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From "Jukka Zitting" <jukka.zitt...@gmail.com>
Subject Re: Jackrabbit performance when adding many documents to repository.
Date Tue, 12 Dec 2006 10:55:36 GMT

On 12/12/06, David Moss <mossdo@googlemail.com> wrote:
> On 12/11/06, Jukka Zitting <jukka.zitting@gmail.com> wrote:
> > The save() operation is expensive but so is having a too large
> > transient space. The best way to do bulk imports for now is to save()
> > the transient changes every now and then, like once every 100 added
> > nodes. This should give you a nice performance boost.
> Hmm, I've tried this but there didn't seem to be a noticeable difference.  I
> wonder if it's simply the additional cost of indexing the documents that
> takes so long?

What kind of documents are you using? What index filter components
have you enabled?

> > Note also that the RMI layer is not a very efficient way to access the
> > repository. For best performance with bulk operations over the RMI
> > layer I would definitely recommend using the XML import/export
> > operations since they simply stream the XML data over the network.
> Thanks.  How would I go about doing this?  I need to be able to add non-xml
> documents to the repository in a way that allows them to be indexed and
> searched through Lucene.  Can I simply wrap the document binary in a minimal
> xml document?

The potential speedup depends on the size of the binary documents. The
normal mechanism for adding a binary document would be:

    Node parent = ...;
    Node file = parent.addNode("filename", "nt:file");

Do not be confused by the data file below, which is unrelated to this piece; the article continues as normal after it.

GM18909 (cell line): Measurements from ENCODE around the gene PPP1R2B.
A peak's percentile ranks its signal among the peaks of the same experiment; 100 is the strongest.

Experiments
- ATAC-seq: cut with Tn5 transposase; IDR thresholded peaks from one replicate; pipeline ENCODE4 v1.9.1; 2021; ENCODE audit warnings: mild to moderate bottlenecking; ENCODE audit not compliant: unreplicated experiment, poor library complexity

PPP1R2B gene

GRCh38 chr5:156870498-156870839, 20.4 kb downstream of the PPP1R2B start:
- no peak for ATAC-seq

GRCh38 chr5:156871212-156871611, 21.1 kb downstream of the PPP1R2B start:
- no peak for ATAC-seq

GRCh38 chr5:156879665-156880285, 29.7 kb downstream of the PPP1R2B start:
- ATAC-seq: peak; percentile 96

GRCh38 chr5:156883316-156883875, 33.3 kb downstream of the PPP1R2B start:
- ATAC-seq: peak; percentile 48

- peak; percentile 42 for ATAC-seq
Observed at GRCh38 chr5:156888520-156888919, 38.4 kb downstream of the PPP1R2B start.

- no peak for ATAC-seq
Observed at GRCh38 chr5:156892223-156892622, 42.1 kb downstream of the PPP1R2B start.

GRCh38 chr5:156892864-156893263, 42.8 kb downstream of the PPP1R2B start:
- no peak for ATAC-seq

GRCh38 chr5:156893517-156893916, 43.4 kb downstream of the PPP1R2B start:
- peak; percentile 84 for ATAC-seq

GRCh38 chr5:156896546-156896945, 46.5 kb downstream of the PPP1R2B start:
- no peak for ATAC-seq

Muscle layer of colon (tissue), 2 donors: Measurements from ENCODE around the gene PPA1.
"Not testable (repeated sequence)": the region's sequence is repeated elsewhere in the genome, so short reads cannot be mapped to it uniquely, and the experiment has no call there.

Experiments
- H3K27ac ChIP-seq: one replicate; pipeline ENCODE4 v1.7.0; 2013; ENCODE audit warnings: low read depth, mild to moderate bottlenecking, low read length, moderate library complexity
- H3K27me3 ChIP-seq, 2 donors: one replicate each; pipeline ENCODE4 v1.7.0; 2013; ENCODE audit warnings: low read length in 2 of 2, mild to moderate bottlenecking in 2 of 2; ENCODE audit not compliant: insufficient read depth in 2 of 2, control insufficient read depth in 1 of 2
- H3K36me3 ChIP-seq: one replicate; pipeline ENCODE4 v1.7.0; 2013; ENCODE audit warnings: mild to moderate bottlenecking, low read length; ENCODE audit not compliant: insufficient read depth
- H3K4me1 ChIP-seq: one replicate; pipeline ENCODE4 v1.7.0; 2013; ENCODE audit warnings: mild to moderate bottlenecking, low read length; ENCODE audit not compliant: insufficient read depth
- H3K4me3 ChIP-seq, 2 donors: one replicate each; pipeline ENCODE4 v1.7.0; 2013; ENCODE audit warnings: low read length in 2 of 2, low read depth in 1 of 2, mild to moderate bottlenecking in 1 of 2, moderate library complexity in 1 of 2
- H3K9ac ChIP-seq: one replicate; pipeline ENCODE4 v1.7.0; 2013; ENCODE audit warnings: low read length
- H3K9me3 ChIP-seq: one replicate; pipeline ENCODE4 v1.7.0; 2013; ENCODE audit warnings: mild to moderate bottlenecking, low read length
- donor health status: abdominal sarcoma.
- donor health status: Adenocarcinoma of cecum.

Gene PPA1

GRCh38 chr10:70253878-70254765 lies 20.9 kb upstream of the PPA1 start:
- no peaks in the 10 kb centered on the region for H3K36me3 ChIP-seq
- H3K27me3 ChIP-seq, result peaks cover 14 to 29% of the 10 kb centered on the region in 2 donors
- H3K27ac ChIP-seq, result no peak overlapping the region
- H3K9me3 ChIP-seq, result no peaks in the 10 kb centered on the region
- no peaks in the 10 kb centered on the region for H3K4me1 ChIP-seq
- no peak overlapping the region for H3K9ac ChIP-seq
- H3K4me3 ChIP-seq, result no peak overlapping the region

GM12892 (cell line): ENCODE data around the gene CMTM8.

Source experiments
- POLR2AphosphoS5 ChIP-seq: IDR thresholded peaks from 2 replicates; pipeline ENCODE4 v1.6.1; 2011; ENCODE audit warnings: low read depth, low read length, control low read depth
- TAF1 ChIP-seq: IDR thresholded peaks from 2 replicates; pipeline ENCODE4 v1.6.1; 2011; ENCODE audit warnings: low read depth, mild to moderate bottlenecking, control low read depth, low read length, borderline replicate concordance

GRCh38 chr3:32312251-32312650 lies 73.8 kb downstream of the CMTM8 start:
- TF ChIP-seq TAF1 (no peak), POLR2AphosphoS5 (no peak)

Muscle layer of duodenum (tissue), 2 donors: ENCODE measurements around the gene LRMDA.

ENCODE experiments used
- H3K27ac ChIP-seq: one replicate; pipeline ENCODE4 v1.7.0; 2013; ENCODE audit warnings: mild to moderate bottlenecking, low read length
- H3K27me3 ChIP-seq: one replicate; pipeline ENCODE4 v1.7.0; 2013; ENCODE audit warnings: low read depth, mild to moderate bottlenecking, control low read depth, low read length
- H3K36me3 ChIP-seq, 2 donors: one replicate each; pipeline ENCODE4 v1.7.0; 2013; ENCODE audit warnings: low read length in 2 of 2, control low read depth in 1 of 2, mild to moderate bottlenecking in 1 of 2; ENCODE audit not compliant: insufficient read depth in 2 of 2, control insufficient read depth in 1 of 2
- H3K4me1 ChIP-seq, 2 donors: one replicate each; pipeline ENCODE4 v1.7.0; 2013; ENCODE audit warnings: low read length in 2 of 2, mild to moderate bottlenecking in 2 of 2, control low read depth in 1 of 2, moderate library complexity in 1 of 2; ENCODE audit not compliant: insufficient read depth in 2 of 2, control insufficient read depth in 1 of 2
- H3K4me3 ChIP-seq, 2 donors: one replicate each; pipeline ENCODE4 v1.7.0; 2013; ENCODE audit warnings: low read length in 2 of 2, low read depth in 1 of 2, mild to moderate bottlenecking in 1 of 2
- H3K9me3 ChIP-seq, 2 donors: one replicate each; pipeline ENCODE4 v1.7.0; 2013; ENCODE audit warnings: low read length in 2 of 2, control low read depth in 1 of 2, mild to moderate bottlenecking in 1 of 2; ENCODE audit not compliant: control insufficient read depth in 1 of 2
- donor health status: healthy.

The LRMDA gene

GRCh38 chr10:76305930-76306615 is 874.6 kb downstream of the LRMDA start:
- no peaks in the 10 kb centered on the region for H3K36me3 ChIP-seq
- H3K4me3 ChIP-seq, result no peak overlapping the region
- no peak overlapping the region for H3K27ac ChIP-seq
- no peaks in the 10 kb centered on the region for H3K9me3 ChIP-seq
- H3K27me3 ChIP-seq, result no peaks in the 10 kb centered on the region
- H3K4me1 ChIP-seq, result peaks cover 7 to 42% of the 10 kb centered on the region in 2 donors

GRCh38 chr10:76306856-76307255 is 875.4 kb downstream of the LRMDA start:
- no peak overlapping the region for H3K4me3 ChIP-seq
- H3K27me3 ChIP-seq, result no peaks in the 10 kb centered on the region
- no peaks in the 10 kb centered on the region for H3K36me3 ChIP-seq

Node resource = file.addNode("jcr:content", "nt:resource");
    resource.setProperty("jcr:lastModified", ...);
    resource.setProperty("jcr:mimeType", ...);
    resource.setProperty("jcr:data", ...);

With JCR-RMI this causes the overhead of at least 6 network roundtrips
(once per each method invocation), so the relative performance loss
depends heavily on the size of the binary file. If the file is <10kB
in size, then the overhead is considerable; and if the size is >100kB,
then I would imagine the network throughput being the limiting factor.

The XML serialization trick helps when you are importing a large
number of small documents or non-binary properties. See the system
view or document view formats and serialize your content using either
one of them. Binary properties are serialized as base64 encoded

> Would interfacing with the repository via WebDAV be a better solution?

Possibly, since imports over WebDAV are typically more coarse-grained
(i.e. the file properties are transferred in one request along with
the file contents). However, if you have a large number of small
files, then the XML trick might still be faster.


Jukka Zitting

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